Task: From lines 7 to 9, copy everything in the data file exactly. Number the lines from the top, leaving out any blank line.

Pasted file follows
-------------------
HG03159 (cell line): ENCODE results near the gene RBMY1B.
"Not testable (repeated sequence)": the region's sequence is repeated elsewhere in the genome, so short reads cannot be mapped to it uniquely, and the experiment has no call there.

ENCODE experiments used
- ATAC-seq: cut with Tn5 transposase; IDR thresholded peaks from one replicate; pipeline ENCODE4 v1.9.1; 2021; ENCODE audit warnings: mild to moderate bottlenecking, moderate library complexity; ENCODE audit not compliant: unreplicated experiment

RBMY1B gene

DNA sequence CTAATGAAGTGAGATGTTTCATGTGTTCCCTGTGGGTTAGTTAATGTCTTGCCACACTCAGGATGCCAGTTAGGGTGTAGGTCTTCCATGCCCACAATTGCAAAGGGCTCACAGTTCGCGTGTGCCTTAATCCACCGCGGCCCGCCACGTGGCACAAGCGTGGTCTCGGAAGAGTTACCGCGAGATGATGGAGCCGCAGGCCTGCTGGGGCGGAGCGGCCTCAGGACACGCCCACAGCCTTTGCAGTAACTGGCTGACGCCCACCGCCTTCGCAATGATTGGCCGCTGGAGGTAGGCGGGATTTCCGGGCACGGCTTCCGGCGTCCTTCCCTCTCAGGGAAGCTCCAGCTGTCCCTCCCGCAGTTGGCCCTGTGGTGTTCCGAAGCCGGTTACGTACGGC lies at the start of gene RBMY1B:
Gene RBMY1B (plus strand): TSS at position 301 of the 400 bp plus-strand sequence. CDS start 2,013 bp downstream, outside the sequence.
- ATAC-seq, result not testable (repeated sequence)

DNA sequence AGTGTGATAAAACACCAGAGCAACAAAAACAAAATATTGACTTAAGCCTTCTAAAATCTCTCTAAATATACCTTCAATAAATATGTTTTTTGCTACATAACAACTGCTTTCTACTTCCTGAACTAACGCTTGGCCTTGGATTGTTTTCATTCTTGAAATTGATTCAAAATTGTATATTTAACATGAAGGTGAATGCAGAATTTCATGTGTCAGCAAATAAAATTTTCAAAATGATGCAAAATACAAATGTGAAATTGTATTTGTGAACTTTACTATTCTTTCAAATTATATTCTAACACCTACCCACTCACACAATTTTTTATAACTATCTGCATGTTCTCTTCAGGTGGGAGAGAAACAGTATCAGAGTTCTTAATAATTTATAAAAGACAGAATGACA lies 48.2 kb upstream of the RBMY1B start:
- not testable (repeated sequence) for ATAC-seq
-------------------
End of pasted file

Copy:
Gene RBMY1B (plus strand): TSS at position 301 of the 400 bp plus-strand sequence. CDS start 2,013 bp downstream, outside the sequence.
- ATAC-seq, result not testable (repeated sequence)

DNA sequence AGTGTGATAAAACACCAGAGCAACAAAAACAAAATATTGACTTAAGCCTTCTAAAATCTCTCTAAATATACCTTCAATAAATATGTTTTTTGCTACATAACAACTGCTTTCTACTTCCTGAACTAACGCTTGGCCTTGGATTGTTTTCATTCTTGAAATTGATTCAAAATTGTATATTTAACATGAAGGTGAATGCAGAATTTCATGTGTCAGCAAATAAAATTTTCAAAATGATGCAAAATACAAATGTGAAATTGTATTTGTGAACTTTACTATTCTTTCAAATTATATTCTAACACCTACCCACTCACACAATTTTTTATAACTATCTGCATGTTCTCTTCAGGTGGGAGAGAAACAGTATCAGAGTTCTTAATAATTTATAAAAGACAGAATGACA lies 48.2 kb upstream of the RBMY1B start: